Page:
It’s not just the young and idealistic who are leaping into the health space: Companies like Apple, Google, Samsung, Microsoft, Philips, IBM, Intel and even the Ford Motor Company, to name just a few, are the superstars staking claim to the consumer health space. Health probably isn’t the first thing that comes to mind when you think of Samsung, yet this tech company’s recent investment in biopharmaceuticals and biosimilars (generic versions of biologics) has analysts predicting that it will soon dominate the generic drug market. How? By adding health and wellness programs that lead to better compliance and, presumably, strong consumer loyalty. To wit, Partners HealthCare signed a groundbreaking partnership agreement earlier this year with Samsung to develop personalized digital and mobile solutions for health and wellness, including software development and a clinical research program designed to deliver tools to improve chronic disease management. But it’s not just tech giants like Samsung that are linking to the Internet of Healthy Things. In the summer of 2014, ball boys at the U.S. Open tennis tournament wore form-fitting Ralph Lauren polo shirts that measured heart rate, as well as breathing and stress levels (ball girls’ shirts were still under development). The public was so taken with the concept that Ralph Lauren debuted its PoloTech shirt for men in August 2015. Powered by Montreal-based OM Signal, the shirt teams with an app to offer “live biometrics, adaptive workouts and more.” Also keeping up with the trend is fashion designer Tory Burch, who created a jewelry line for Fitbit in 2014 that promises to “transform your tracker into a super chic accessory for work or weekend.” Furthermore, sports apparel brand Under Armour’s purchase of diet app MyFitnessPal (with its 45 million active users) and personal training app Endomondo in February 2015 could turn this sportswear icon into a wellness juggernaut. Even Victoria’s Secret is now offering a sports bra with built-in electrodes that hook up to a heart rate monitor. And it’s not only the big brands who are leading the charge into health. The lower cost of starting an IT business, from inexpensive mobile app development to pay-as-you-go cloud computing, is opening the door to disruptive newcomers and their investors. According to Rock Health, a digital health accelerator, 2014 was a banner year for connected health startups. The $2.3 billion raised in just the first quarter was more than the entire amount raised in all of 2013. And, in the first half of 2015, digital health is showing no signs of slowing down, bringing in $2.1 billion in funding, just short of the 2014 numbers. Rock Health also notes that the average deal size in 2015 was over $15 million, exceeding 2014’s $14.6 million mark.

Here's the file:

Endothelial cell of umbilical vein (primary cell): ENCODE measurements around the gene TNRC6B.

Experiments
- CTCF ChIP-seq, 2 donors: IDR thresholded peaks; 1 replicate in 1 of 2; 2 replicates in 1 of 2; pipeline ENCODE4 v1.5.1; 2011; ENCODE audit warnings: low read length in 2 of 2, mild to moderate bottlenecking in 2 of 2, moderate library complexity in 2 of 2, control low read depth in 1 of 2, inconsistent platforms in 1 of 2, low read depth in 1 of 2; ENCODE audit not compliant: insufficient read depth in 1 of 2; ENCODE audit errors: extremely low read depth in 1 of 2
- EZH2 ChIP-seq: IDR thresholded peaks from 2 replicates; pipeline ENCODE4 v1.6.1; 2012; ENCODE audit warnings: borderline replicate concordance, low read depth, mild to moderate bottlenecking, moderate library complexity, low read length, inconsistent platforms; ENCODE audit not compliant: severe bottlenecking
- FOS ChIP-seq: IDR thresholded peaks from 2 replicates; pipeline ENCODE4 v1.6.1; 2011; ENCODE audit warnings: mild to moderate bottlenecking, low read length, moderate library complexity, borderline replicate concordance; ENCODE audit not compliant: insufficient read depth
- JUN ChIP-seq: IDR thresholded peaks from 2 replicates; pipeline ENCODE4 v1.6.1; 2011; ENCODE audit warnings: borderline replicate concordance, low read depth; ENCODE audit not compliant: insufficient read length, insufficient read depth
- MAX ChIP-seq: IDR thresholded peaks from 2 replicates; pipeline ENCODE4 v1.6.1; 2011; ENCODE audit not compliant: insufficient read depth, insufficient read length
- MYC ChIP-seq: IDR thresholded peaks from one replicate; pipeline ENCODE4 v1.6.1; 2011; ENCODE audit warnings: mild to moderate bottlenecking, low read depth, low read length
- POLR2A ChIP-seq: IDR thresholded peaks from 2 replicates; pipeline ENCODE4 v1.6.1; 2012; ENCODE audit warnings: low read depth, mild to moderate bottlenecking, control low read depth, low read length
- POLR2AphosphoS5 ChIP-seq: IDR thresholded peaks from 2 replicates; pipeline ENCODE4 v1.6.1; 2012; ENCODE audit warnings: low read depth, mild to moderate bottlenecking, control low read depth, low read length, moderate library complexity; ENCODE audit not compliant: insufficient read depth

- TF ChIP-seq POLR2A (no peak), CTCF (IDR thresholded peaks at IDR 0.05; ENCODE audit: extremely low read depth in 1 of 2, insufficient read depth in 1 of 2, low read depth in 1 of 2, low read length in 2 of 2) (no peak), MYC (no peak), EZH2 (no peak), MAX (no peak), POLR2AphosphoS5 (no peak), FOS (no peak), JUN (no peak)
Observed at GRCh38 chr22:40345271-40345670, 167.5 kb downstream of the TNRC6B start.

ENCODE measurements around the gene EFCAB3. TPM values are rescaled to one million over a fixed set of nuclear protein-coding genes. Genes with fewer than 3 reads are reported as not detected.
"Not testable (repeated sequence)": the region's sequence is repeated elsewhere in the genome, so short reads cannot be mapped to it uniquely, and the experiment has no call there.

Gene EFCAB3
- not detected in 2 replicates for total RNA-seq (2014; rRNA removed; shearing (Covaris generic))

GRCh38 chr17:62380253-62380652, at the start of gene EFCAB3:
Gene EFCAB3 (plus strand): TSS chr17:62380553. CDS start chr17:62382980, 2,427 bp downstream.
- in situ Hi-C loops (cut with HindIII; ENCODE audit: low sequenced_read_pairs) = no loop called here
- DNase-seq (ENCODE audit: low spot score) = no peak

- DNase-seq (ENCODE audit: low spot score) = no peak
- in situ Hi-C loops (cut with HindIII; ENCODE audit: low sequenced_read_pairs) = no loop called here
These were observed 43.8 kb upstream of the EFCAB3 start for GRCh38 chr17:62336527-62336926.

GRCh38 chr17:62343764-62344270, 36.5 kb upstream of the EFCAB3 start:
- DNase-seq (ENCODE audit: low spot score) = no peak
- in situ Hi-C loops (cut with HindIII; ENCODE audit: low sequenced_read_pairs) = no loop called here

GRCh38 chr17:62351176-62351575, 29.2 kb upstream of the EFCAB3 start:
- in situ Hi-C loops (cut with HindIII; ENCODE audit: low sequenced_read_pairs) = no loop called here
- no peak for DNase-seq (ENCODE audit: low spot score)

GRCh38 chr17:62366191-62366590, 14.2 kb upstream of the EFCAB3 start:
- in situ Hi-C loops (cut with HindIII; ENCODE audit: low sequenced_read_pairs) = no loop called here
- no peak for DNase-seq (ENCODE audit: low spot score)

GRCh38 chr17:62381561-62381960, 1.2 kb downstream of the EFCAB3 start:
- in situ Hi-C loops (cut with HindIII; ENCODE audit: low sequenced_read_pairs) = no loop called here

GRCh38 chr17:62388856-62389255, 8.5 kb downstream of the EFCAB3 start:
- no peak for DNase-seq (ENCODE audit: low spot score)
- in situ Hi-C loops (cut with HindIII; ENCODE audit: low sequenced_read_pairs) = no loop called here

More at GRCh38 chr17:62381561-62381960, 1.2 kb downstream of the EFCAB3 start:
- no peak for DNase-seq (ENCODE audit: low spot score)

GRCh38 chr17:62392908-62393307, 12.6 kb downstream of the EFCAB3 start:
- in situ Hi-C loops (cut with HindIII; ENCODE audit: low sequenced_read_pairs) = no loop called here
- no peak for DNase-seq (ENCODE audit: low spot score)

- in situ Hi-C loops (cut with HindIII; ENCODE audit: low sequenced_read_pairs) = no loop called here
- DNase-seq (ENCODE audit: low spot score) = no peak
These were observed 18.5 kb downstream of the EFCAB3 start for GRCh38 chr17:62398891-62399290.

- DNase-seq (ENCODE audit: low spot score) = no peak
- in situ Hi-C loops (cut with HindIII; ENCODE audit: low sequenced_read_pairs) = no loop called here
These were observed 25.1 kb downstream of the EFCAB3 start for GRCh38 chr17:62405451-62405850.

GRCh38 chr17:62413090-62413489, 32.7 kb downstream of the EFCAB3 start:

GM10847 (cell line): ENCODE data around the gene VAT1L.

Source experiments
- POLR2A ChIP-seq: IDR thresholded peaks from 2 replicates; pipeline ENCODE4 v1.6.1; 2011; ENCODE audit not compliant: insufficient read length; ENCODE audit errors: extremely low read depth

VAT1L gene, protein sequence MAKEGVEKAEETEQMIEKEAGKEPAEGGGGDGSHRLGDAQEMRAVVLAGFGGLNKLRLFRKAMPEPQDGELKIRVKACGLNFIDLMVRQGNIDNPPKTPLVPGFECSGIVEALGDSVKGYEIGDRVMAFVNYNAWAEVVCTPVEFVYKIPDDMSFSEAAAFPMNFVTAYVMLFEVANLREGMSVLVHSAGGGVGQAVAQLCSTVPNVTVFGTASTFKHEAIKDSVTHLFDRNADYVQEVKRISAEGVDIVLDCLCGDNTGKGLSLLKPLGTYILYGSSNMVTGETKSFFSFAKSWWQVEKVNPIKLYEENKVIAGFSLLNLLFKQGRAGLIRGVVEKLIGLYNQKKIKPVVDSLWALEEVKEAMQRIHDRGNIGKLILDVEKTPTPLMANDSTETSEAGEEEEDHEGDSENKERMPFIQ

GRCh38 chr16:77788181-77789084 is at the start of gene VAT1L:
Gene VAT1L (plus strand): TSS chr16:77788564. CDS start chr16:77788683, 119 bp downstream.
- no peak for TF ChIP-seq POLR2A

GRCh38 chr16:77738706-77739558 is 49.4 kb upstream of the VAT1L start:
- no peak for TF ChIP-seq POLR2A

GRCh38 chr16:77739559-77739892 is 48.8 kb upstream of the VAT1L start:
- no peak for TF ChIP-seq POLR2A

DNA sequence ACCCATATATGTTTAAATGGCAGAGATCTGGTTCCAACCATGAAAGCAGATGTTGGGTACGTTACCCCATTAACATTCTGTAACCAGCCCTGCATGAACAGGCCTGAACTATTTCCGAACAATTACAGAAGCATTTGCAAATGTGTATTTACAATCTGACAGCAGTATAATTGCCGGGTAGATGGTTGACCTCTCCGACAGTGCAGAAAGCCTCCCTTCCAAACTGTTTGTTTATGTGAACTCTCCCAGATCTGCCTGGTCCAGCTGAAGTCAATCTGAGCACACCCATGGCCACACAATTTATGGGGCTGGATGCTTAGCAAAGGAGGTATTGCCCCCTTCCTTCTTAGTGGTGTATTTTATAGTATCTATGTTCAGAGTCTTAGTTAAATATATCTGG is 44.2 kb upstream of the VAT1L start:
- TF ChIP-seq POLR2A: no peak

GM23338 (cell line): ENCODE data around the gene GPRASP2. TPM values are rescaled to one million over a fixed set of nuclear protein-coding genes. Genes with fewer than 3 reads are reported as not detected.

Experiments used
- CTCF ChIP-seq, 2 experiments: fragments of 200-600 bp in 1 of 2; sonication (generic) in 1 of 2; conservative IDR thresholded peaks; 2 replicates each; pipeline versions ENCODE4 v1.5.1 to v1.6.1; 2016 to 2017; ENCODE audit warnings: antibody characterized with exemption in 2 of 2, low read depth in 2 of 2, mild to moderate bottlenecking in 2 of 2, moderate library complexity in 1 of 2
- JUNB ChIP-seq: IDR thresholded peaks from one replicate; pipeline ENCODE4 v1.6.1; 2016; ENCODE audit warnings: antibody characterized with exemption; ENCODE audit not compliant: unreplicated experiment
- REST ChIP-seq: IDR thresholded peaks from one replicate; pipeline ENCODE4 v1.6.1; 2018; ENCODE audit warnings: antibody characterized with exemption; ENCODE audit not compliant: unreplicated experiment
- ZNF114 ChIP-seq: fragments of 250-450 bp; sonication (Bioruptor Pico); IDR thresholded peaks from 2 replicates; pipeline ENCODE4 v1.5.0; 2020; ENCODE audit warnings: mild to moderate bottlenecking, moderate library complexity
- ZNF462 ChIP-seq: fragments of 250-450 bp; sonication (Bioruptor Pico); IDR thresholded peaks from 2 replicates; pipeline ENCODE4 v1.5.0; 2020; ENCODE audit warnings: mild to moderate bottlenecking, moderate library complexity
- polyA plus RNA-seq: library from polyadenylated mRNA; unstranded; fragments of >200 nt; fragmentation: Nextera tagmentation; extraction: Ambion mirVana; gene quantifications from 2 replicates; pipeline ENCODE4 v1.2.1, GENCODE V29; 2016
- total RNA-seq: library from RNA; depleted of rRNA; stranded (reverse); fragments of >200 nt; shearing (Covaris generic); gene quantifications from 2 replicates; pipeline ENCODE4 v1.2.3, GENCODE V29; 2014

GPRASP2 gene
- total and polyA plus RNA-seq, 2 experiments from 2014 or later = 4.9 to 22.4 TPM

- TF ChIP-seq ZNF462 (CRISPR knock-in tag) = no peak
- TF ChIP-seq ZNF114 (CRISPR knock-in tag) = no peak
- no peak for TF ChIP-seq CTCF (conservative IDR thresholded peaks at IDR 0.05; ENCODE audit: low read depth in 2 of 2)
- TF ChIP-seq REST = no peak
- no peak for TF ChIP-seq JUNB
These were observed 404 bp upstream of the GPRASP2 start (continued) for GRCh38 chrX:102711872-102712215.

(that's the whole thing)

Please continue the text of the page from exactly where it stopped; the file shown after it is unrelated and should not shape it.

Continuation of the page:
Connected Health Takes Off
When Partners HealthCare first started developing technology-driven care delivery, the mobile health market was nonexistent. Today, the growth projections for this relatively new industry are staggering. In 2012, the global market for mobile health was valued at $1.95 billion. Experts now predict it will reach $49 billion by 2020, with about one-third of revenues coming from the United States. (The wearable device market alone is poised to hit nearly $23 billion in 2015 and is projected to exceed $173 billion by 2020, according to a 2015 Research and Markets report.) But selling devices and apps is just a small piece of the connected health market. The data footprint created by people using them is a potential gold mine. Personal tracking data contains a treasure trove of information about how people live, work, play and even think, which sheds a great deal of light on their lifestyle, including their habits and preferences. This information is an invaluable tool to marketers and advertisers who want to sell stuff to people. But it is also an incredible resource for businesses, insurers, healthcare providers and entrepreneurs—even government health ministries—who need to better understand what motivates the health consumer. And they’re willing to pay big bucks to anyone who can find useful trends in the billions of data points collected every day. In 2014, an MIT Technology Review Business Report noted that, according to McKinsey & Company, there is a huge demand for platforms and services—a business the consulting firm values at $350 billion to $400 billion annually—that make this data both accessible and actionable to consumers.